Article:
Developments in emerging technology market are paving ways for wearables, from virtual assistants to stress-busting and real-time translation devices, to gain integration into and redefine workplaces, according to Ronald Ravel, B2B director for Toshiba South Africa.
He said 2018 could be the year for wearables to finally take off in the enterprise space, adding that the “idea of integrating wearable technology into enterprise IT infrastructure is one which, while being mooted for several years now, has yet to take-off in earnest.”
ABI Research has also predicted global wearable device shipments could reach 154 million by 2021.
Wearables, which have mainly been used by consumers to track fitness and make it seem they are in a futuristic spy movie by taking calls on their wristwatches has, however, been said to have a strong future in the enterprise with the potential of increasing workplace efficiency.
The mobile devices, which have not seen widespread adoption in the workplace, according to Mike Pegler, a PwC partner, are a part of everyday life for many as the early adopter stage has passed and the industry is now entering the early mass-market stage.
However, what is evident is that regardless of whether wearables to date have lacked the mobility or security capabilities to fully support the ways in which we now work, organisations remain keen and willing to unlock the potential such devices have,” Ravel asserted.
A maturing Internet-of-things (IOT) market, advances in the development of augmented reality (AR), and the impending arrival of 5G – which is estimated to have a subscription base of half a billion by 2022 – are contributing factors which will drive the capabilities of wearable devices, Ravel noted.
The most significant catalyst behind wearables, according to Ravel is the rise of ‘edge computing’. Edge computing is defined as a method of optimising cloud computing systems by performing data processing at the edge of the network, near the source of the data.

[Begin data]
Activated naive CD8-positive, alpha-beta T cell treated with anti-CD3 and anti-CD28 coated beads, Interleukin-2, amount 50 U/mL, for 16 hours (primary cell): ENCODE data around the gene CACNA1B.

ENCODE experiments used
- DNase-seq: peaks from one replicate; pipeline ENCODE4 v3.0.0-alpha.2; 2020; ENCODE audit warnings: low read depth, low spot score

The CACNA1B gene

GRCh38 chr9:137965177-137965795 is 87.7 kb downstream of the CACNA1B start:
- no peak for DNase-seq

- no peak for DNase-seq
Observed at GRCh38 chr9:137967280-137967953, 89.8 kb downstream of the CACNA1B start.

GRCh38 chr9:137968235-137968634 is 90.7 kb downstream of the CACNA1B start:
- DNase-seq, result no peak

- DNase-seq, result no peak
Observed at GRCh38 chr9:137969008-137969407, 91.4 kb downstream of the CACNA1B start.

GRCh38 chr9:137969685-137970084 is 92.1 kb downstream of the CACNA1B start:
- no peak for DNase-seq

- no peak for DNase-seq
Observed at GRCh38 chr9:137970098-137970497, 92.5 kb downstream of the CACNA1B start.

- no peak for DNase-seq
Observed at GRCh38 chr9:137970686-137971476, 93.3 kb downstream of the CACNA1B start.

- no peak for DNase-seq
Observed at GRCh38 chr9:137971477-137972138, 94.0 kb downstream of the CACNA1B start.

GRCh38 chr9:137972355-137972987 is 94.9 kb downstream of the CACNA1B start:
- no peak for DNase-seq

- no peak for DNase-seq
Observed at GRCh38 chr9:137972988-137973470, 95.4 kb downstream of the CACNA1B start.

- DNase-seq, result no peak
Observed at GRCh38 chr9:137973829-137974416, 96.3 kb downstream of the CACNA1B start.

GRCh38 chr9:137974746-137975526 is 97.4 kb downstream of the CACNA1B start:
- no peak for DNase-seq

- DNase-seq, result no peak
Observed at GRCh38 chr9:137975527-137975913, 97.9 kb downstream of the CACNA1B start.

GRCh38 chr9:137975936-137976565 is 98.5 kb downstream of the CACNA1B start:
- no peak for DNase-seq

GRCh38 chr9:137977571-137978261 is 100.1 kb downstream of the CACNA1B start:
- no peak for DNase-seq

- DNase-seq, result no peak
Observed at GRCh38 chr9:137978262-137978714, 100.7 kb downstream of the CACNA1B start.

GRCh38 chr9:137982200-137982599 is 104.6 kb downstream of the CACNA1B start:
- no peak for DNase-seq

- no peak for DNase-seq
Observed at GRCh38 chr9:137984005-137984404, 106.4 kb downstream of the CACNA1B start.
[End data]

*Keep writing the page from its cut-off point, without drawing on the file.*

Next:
“As the IOT market continues to thrive, so too must IT managers be able to securely and efficiently address the vast amounts of data generated by it. Edge computing helps organisations to resolve this challenge, while at the same time enabling new methods of gathering, analysing and redistributing data and derived intelligence.
“Processing data at the edge reduces strain on the cloud so users can be more selective of the data they send to the network core. Such an approach also makes it easier for cyber attacks to be identified at an early stage and restricted to a device at the edge. Data can then be scanned and encrypted before it is sent to the core,” said Raval.
According to Equinix and IDC research, edge computing will help organisations to achieve $2 trillion in extra benefits over the next five years.
Despite the various technological advancements, Raval says CIOs across various sectors are recognising how they can best use these devices to enhance mobile productivity within their organisation.
“In particular, it is industries with a heavy reliance on frontline and field workers – such as logistics, manufacturing, warehousing, and healthcare – which are adopting solutions like AR smart glasses.
The use case for each is specific to the sector, or even the organisation itself, but this flexibility is often what makes such devices so appealing.
“While wearables for the more traditional office worker may offer a different but no more efficient way for workers to conduct everyday tasks such as checking e-mails and answering phone calls, for frontline and field workers they are being tailored to meet their unique demands and enhance their ability to perform specific tasks,” says Raval.
He gave the example of a boiler engineer who, while conducting an annual service on a boiler, would wear AR glasses and overlay the schematics of the boiler to enable a hands-free view of service procedures. In the healthcare sector, AR glasses could let clinicians access patient records hands-free.
The adoption of wearable devices has more than doubled since PwC’s 2014 survey, where 49 percent of the 1,000 survey respondents, all based in the U.S., say they own at least one device. This is up from 21 percent in 2014.
The PwC report, The Wearable Life: Connected Living in a Wearable World, stated that “By 2020, more than 75 million wearables will permeate the workplace,” citing a research firm, Tractica.
Equally, Gartner research estimates that by 2018, 2 million employees will be required to wear health and fitness tracking devices as a condition of employment.
Wearables will be considered mainstream once they pass the “turnaround test.” This means that when someone forgets the device at home, they return to retrieve it. “When they pass, it means the device has risen to a point of providing sufficient value that you’re willing to turn the car around. When it hasn’t passed that test it’s a novelty,” Pegler said.